The United States' director of national intelligence issued a "red alert" warning on a dangerous new level of cyber-warfare during a Washington think tank conference. He also spoke of Russia as one of the "worst offenders" ahead of US President Trump's meeting with Russian President Vladimir Putin in Finland.
Dan Coats addressed the Hudson Institute last Friday, commenting: "Today, the digital infrastructure that serves this country is literally under attack." He compared the "warning signs" to the same ones "ignored" ahead of the September 11 terrorist attacks.
"It was in the months prior to September 2001 when, according to then-CIA Director George Tenet, the system is blinking red. And here we are nearly two decades later, and I'm here to say, the warning lights are blinking red again," Coats said.
His comments were backed up on Saturday by John Podesta, the former chairman of Hilary Clinton's presidential campaign, who said to CNN: "As the director of national intelligence said, the red lights are blinking, but I think the White House is essentially asleep at the switch."
As well as China, Iran, and North Korea, Coats talked about Russia as being the "most aggressive foreign actor" and that they "continue their efforts to undermine our democracy." Targets for these attacks include the federal government, the US military, state and local government and U.S. businesses. He also talked about the risks to the 2018 midterm elections, but was quick to point out that it shouldn't be the only focus: "Focusing on the potential impact of these actions, on our midterm election, misses the more important point: these actions are persistent, they're pervasive, and they are meant to undermine America's democracy on a daily basis, regardless of whether it is election time or not.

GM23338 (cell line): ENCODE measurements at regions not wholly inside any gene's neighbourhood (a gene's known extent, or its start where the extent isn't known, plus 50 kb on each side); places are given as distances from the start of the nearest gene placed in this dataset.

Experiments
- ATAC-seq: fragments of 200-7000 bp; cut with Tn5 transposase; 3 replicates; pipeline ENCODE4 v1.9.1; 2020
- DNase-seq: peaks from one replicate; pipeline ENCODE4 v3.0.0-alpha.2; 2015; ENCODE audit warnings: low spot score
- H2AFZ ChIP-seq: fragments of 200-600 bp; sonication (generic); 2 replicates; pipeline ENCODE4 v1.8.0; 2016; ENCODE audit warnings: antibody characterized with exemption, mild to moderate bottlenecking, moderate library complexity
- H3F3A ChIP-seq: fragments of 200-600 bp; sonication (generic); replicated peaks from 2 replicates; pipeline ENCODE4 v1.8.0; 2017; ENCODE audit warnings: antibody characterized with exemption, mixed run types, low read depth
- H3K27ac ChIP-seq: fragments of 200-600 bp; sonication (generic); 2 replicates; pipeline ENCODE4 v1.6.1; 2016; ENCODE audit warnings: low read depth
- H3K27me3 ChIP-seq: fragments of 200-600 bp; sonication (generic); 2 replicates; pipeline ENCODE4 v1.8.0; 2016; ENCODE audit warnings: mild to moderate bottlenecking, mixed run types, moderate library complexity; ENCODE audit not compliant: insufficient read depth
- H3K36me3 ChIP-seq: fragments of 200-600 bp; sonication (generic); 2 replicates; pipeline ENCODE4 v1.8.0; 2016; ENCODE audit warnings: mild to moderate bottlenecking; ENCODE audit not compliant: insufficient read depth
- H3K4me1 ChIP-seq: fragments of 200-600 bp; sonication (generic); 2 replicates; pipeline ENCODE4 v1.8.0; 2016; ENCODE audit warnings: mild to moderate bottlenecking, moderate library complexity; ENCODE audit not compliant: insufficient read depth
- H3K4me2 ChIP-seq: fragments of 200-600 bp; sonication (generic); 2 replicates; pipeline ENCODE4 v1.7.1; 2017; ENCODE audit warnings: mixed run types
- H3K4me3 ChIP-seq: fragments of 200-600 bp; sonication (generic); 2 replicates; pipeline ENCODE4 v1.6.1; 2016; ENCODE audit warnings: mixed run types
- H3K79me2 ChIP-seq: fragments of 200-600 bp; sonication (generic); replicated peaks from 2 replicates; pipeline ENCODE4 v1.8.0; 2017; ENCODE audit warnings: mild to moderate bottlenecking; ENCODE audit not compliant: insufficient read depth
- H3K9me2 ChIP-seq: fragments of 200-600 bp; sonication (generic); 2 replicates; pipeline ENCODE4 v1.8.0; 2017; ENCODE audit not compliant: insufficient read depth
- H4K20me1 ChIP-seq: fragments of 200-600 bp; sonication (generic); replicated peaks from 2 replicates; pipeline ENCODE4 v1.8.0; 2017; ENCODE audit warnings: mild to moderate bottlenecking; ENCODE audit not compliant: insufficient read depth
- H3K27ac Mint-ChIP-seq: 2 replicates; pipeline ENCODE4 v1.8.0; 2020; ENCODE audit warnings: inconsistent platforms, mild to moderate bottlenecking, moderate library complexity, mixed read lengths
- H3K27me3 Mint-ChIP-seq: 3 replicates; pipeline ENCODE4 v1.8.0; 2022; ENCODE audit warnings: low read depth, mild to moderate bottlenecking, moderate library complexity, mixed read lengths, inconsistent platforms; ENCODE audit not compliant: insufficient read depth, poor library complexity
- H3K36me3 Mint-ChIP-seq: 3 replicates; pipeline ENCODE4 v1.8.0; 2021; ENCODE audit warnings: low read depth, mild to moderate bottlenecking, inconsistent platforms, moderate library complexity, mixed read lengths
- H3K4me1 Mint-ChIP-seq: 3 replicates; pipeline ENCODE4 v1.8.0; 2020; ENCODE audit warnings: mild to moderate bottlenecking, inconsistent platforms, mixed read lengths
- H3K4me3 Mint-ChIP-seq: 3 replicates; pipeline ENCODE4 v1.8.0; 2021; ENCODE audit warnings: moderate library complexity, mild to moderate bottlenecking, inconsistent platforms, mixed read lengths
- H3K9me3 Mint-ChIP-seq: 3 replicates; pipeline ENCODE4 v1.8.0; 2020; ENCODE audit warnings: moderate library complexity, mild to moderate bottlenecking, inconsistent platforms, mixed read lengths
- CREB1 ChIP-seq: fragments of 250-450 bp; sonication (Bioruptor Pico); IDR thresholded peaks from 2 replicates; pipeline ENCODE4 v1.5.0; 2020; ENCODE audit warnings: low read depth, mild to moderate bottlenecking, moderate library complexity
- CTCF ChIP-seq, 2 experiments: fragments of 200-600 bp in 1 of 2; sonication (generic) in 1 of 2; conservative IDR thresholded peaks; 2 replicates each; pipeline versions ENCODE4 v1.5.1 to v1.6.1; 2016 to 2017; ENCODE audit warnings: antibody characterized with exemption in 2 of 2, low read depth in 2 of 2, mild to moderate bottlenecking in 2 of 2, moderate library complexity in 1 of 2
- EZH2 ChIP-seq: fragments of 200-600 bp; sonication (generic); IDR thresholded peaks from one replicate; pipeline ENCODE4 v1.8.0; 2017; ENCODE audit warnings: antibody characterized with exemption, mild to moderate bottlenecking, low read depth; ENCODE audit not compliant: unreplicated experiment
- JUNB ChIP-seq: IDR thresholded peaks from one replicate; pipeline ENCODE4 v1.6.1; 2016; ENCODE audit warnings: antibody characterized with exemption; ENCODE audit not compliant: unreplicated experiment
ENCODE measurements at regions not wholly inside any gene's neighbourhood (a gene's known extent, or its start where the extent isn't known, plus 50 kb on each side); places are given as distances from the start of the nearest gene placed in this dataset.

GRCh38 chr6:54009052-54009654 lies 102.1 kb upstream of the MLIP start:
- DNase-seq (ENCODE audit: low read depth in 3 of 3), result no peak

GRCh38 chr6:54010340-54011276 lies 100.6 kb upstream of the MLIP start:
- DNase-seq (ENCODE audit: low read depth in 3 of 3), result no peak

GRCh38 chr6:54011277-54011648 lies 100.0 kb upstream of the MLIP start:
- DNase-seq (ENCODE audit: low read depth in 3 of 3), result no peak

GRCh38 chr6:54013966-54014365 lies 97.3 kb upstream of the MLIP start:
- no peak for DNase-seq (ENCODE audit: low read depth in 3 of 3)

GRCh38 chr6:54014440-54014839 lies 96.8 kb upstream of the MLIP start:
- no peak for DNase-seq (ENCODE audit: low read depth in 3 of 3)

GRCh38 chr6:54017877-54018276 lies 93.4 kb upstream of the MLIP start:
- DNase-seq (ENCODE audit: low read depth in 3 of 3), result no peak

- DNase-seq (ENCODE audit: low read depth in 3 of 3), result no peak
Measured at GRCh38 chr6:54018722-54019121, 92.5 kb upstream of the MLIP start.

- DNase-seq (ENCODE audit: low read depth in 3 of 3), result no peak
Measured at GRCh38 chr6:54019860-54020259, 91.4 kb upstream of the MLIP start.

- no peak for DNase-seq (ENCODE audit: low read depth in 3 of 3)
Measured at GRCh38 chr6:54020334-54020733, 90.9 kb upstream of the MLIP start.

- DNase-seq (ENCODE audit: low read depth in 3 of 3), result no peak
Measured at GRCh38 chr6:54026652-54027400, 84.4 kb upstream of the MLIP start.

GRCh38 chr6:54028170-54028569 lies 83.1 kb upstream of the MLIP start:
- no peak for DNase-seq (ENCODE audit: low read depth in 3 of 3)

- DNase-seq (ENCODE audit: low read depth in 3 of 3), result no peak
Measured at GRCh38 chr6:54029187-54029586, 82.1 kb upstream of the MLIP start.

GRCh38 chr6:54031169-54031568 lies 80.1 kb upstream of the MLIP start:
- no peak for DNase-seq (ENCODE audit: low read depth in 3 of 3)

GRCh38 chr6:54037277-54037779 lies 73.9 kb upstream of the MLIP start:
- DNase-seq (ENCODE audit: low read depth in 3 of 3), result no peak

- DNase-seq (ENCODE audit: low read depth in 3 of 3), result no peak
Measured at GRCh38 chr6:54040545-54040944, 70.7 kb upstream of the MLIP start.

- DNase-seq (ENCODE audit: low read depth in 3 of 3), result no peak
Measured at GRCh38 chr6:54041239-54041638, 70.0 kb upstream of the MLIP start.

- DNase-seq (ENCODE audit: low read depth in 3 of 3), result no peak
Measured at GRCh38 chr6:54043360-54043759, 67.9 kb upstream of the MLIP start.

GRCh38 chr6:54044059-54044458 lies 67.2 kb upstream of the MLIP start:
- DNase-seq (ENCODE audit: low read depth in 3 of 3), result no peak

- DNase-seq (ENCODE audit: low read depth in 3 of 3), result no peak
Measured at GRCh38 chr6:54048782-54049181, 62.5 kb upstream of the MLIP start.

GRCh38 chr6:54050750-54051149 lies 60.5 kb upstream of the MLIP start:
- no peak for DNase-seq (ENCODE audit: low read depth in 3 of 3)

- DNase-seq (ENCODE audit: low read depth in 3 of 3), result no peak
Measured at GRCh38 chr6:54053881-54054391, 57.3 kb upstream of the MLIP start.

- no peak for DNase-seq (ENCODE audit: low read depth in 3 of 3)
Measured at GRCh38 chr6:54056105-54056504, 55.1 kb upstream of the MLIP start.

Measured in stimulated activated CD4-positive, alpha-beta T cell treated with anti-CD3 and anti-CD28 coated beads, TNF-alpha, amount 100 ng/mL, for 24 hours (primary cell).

"What's serious about the Russians is their intent," he continued. "They have capabilities, but it's their intent to undermine our basic values, undermine democracy, create wedges between us and our allies."
The comments came the same day the Justice Department announced the indictment of 12 Russian military intelligence agents, accusing them of trying to hack Democrats' emails and computer networks during the 2016 election.
Back in February, Crowdstrike CTO, Dmitri Alperovitch, told CNBC that the US government was exceptionally vulnerable to cyber-attacks, and despite its "very good" intelligence operations, their "procurement process is so archaic that they are not actually able to buy the technologies they need to protect themselves fast enough."